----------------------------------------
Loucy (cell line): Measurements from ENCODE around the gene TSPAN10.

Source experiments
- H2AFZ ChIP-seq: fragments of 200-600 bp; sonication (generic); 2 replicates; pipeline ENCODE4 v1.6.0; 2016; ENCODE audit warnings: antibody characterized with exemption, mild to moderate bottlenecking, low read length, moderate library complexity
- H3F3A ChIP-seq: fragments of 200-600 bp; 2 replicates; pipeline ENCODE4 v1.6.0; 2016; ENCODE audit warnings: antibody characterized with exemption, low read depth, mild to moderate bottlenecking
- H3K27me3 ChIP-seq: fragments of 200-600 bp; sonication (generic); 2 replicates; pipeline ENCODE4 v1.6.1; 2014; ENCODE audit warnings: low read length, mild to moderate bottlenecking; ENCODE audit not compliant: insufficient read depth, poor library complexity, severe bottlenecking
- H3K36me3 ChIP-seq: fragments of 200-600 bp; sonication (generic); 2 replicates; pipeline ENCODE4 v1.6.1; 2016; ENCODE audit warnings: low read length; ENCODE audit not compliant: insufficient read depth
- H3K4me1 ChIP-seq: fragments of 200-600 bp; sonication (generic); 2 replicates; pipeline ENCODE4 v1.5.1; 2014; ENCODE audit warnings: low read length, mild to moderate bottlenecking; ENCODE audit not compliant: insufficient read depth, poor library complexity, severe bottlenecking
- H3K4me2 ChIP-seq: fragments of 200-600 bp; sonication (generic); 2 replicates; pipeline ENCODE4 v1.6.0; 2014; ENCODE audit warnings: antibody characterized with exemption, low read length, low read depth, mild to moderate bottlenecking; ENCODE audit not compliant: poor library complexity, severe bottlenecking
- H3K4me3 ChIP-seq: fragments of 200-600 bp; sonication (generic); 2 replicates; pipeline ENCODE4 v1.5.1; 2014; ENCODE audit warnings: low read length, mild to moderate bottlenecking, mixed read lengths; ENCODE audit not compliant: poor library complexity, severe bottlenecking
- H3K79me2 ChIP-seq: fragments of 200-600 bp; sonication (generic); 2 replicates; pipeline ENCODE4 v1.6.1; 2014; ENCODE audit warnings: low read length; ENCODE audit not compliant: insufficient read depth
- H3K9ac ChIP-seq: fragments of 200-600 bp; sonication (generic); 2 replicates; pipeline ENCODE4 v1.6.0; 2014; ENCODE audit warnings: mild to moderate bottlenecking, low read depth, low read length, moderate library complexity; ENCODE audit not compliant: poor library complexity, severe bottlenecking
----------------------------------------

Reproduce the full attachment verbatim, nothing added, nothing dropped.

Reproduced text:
Loucy (cell line): Measurements from ENCODE around the gene TSPAN10.

Source experiments
- H2AFZ ChIP-seq: fragments of 200-600 bp; sonication (generic); 2 replicates; pipeline ENCODE4 v1.6.0; 2016; ENCODE audit warnings: antibody characterized with exemption, mild to moderate bottlenecking, low read length, moderate library complexity
- H3F3A ChIP-seq: fragments of 200-600 bp; 2 replicates; pipeline ENCODE4 v1.6.0; 2016; ENCODE audit warnings: antibody characterized with exemption, low read depth, mild to moderate bottlenecking
- H3K27me3 ChIP-seq: fragments of 200-600 bp; sonication (generic); 2 replicates; pipeline ENCODE4 v1.6.1; 2014; ENCODE audit warnings: low read length, mild to moderate bottlenecking; ENCODE audit not compliant: insufficient read depth, poor library complexity, severe bottlenecking
- H3K36me3 ChIP-seq: fragments of 200-600 bp; sonication (generic); 2 replicates; pipeline ENCODE4 v1.6.1; 2016; ENCODE audit warnings: low read length; ENCODE audit not compliant: insufficient read depth
- H3K4me1 ChIP-seq: fragments of 200-600 bp; sonication (generic); 2 replicates; pipeline ENCODE4 v1.5.1; 2014; ENCODE audit warnings: low read length, mild to moderate bottlenecking; ENCODE audit not compliant: insufficient read depth, poor library complexity, severe bottlenecking
- H3K4me2 ChIP-seq: fragments of 200-600 bp; sonication (generic); 2 replicates; pipeline ENCODE4 v1.6.0; 2014; ENCODE audit warnings: antibody characterized with exemption, low read length, low read depth, mild to moderate bottlenecking; ENCODE audit not compliant: poor library complexity, severe bottlenecking
- H3K4me3 ChIP-seq: fragments of 200-600 bp; sonication (generic); 2 replicates; pipeline ENCODE4 v1.5.1; 2014; ENCODE audit warnings: low read length, mild to moderate bottlenecking, mixed read lengths; ENCODE audit not compliant: poor library complexity, severe bottlenecking
- H3K79me2 ChIP-seq: fragments of 200-600 bp; sonication (generic); 2 replicates; pipeline ENCODE4 v1.6.1; 2014; ENCODE audit warnings: low read length; ENCODE audit not compliant: insufficient read depth
- H3K9ac ChIP-seq: fragments of 200-600 bp; sonication (generic); 2 replicates; pipeline ENCODE4 v1.6.0; 2014; ENCODE audit warnings: mild to moderate bottlenecking, low read depth, low read length, moderate library complexity; ENCODE audit not compliant: poor library complexity, severe bottlenecking